Steve Ballmer has announced his plans to retire in the next 12 months. It’s hard not to imagine that the PR team at Microsoft may have breathed a sigh of relief considering some of Mr Ballmer’s well-publicised antics over the last 13 years.
Tech hacks have found Ballmer to be the gift that keeps on giving, arming them with as many bullets as they could fire at the company that ruled the world of technology at the turn of the century.
It’s difficult to take a company seriously when its CEO delivers a press conference dripping in sweat because he entered the stage like a WWE superstar, hurtling around yelling ‘I love this company’. But is there method behind the madness? Was Microsoft a sinking ship that Ballmer succeeded in restoring credibility to? Or was Ballmer instrumental in driving Microsoft down a canyon that Bill Gates was wise to avoid?
We’re going to take a look at the good, the bad and the ugly of Microsoft in the Ballmer era from a strictly PR perspective.
The mobile asteroid
When Ballmer replaced Gates as Chairman of Microsoft in 2000, it was difficult to see how, even from a PR perspective, their sexier counterpart from Cupertino was winning any positive mindshare. Apple was in a world of trouble. By 1997, having suffered 12 years of failed product lines and decreasing profits after ousting the visionary Steve Jobs from power in 1985; Apple had an uphill mountain to climb in a world that Bill Gates was dominating.
Microsoft was still a software company, a damn good one at that. Its grip on the web-browser market was monopolistic after Gates’ decision in 1995 to bundle Internet Explorer in with Windows 95, effectively damning Netscape Navigator to the scrapheap.
Life seemed quite rosy for the Seattle giant, but in 2007, one device shook Microsoft’s world with the force of an asteroid. Ballmer’s initial reaction to the iPhone was that it was the most expensive phone in the world and wouldn’t appeal to business customers because it didn’t have a keyboard. Six years on, Ballmer is still leading Microsoft into the mobile age.
Unfortunately, Microsoft’s consumer hardware credentials didn’t bode well for staging a war with Apple or Google over smartphones and tablets. Surface sales bombed, probably because Microsoft was so late to the party, but also because it divided its target audience into consumers and enterprises. One would have thought that by 2012, Microsoft would have learned that gone are the days when technology can be all things to all people.
Stick: playing to your strengths
The Xbox One, potentially Ballmer’s last PR fail, suffered a similar fate at E3 as Microsoft was accused of neglecting its gaming audience with a console that appealed to the masses. However, if Ballmer’s successor takes one PR lesson on board, it is that companies that initiate change and see that change through are rewarded with positive column inches. Microsoft believes that there is a mainstream opportunity for gaming and that entertainment is changing – so it must stick at it.
Furthermore, if you are going to arrive late to a technology party, all is not lost as long as you do it better than the early bird. Nintendo owned the motion technology gaming sector with the first Wii, but the Xbox Kinect booted that into the stratosphere with quality engineering.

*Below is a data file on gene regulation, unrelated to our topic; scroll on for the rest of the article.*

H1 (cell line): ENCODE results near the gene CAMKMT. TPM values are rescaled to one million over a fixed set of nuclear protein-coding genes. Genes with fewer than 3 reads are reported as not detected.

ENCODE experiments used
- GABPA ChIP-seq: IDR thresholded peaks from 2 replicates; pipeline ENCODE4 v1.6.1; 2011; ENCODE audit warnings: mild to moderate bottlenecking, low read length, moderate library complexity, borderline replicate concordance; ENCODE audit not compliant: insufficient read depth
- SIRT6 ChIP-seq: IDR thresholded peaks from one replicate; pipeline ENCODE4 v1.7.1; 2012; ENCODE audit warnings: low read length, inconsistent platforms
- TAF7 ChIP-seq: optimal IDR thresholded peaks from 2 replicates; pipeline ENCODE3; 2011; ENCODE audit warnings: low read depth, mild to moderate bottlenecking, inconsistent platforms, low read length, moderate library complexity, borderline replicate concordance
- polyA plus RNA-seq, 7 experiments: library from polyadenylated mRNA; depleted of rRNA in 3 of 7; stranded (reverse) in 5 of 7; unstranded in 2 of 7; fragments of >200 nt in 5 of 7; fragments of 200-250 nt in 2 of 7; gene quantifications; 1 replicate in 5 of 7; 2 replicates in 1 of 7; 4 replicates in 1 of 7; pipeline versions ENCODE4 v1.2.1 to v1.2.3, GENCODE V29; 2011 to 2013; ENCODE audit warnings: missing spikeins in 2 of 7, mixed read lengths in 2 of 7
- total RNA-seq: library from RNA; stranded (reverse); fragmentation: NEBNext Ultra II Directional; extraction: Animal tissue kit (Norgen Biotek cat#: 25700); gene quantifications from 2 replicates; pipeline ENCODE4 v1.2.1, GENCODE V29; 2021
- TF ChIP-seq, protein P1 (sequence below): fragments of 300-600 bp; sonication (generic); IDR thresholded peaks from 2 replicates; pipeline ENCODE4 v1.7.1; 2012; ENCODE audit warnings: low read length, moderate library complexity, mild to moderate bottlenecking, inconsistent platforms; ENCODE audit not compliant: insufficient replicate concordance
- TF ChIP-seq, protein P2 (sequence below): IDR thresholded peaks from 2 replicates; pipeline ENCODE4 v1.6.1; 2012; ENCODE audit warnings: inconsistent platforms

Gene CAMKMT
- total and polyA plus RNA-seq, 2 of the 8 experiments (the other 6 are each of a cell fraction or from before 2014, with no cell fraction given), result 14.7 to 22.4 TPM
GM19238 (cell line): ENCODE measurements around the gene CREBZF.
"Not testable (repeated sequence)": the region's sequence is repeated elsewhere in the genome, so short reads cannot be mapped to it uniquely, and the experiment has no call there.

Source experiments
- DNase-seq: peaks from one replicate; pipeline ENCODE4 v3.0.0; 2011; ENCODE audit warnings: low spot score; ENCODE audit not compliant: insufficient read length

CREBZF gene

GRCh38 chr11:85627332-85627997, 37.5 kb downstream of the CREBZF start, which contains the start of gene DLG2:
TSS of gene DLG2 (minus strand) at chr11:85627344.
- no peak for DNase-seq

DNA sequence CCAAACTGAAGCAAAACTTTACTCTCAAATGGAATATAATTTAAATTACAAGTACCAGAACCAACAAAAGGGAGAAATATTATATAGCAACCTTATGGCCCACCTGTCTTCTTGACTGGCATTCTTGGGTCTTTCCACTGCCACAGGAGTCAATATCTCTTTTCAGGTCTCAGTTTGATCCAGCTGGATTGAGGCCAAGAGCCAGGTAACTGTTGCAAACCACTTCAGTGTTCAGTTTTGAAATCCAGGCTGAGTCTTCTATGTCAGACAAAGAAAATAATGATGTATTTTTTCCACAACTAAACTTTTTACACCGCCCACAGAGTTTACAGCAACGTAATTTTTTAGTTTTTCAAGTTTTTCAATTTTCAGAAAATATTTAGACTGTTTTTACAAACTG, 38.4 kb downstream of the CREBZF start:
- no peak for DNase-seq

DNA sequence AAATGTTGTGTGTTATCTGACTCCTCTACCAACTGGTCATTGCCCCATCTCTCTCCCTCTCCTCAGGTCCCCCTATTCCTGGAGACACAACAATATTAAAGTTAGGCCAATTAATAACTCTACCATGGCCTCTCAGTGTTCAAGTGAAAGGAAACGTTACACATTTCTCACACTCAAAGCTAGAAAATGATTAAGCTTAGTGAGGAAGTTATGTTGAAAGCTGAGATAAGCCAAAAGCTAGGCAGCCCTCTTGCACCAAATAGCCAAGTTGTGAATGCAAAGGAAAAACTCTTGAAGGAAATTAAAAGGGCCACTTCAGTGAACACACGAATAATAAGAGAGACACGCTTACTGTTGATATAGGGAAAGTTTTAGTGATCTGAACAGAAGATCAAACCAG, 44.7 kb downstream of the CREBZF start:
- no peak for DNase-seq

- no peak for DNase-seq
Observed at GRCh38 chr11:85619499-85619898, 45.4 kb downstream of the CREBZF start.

On the other hand, some things never change and Microsoft has always had one cash cow – software. Mac and Windows users alike are still writing blogs, preparing presentations and analysing spreadsheets using Microsoft Office.
Twist: Has Microsoft learned to ‘think different’?
When it comes to operating systems, it’s been a mixed bag. Windows 8 won Pocket-Lint’s product of the year in 2012, but this year Microsoft announced a colossal U-turn by pledging that it would reintroduce the iconic Start button. Some say that’s listening to your customers, some say it’s not having the courage of your convictions. The point is that Windows 8 was the first Windows OS designed with mobile in mind – and the Nokia Lumia’s popularity would suggest it was a good call.
Moving into the enterprise, Ballmer has overseen Microsoft’s hijacking of the unified communications trend. Lync provides the interface and all the necessary hardware to run it already exists. It’s a massive opportunity for networking vendors and the channel; one that has recently dominated the business computing headlines.
Love it or loathe it, Microsoft is a fascinating company. Ballmer’s biggest PR flaw was his biggest in business too. It wasn’t his cagey media interviews and wild press conferences. It was his inability to initiate change rather than simply react to it. However, in the last few years we’ve seen a slightly different Microsoft.
The Xbox One, Kinect and Lync have shown that Microsoft can still force the market’s hand. The problem seems to be that when the market bites back with some nasty product reviews or a social media outrage, Microsoft hasn’t learned to stand its ground quite the way Apple and Google have.
Under Ballmer there has been progress and in most individual sectors, Microsoft has held its own. It’s when you bring it altogether that Microsoft, like Ballmer, perhaps isn’t perceived as a leader of innovation. But, recent glimmers of hope suggest that even for one of technology’s most maligned companies: do something different, fight your corner, offer a fresh perspective, and the crowd will love you.
Photo courtesy of aanjhan